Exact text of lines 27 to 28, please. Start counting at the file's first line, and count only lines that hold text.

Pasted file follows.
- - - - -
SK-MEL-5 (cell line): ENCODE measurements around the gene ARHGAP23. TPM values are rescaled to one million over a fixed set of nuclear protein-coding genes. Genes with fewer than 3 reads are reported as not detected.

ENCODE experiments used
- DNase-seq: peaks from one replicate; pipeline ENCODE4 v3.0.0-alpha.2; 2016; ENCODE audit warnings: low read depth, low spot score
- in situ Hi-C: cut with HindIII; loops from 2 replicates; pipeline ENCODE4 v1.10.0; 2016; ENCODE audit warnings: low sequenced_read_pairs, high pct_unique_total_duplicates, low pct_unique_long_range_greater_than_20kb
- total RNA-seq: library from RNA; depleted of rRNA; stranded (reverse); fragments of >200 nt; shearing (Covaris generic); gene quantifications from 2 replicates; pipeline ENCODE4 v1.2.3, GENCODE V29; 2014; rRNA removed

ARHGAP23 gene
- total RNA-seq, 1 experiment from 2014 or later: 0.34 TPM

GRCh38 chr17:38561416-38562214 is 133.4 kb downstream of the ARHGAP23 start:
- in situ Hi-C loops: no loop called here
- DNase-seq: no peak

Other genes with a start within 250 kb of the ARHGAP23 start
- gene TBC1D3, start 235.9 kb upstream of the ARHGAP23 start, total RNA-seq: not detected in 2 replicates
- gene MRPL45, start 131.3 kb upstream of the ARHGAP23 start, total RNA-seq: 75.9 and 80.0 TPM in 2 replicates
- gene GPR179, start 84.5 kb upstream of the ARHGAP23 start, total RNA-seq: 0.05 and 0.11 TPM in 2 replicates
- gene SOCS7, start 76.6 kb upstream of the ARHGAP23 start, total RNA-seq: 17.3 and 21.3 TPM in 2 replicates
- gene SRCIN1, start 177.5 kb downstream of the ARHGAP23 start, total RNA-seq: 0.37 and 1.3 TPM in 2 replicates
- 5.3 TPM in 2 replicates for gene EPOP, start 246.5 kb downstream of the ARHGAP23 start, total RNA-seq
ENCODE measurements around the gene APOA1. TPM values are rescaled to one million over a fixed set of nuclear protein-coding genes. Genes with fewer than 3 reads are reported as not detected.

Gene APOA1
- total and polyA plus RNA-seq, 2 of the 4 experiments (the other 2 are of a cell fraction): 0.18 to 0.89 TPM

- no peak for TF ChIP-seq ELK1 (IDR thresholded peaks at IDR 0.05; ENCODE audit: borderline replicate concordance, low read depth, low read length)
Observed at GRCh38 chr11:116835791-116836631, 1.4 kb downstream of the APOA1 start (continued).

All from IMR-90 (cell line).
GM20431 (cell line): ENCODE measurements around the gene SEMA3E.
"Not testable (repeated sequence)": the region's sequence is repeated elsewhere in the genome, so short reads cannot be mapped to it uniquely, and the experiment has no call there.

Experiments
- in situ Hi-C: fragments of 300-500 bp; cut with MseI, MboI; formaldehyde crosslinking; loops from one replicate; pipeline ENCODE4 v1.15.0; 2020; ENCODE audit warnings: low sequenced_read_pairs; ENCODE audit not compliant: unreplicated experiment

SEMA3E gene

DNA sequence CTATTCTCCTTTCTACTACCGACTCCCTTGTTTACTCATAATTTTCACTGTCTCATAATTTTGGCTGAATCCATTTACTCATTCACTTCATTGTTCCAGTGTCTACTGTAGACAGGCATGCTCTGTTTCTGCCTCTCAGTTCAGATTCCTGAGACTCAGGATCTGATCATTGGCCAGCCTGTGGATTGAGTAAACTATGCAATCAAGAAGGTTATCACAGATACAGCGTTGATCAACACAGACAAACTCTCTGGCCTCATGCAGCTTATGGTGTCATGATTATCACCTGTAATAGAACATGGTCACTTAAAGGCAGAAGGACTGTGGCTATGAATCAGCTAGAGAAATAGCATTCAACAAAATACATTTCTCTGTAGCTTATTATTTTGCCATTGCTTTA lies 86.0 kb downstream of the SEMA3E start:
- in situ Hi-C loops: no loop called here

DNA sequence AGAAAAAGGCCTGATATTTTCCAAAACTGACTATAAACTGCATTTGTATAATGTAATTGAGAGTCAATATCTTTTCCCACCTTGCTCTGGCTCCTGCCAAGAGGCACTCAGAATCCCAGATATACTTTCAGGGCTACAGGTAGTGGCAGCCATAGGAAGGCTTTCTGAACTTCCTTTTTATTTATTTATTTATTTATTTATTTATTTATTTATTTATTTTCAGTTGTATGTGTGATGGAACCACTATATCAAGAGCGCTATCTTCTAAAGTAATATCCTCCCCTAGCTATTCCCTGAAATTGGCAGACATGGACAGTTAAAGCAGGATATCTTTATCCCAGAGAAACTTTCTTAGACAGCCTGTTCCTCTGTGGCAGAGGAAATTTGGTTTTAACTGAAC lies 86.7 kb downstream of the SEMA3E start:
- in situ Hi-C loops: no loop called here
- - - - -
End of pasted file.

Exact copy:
- in situ Hi-C: fragments of 300-500 bp; cut with MseI, MboI; formaldehyde crosslinking; loops from one replicate; pipeline ENCODE4 v1.15.0; 2020; ENCODE audit warnings: low sequenced_read_pairs; ENCODE audit not compliant: unreplicated experiment

SEMA3E gene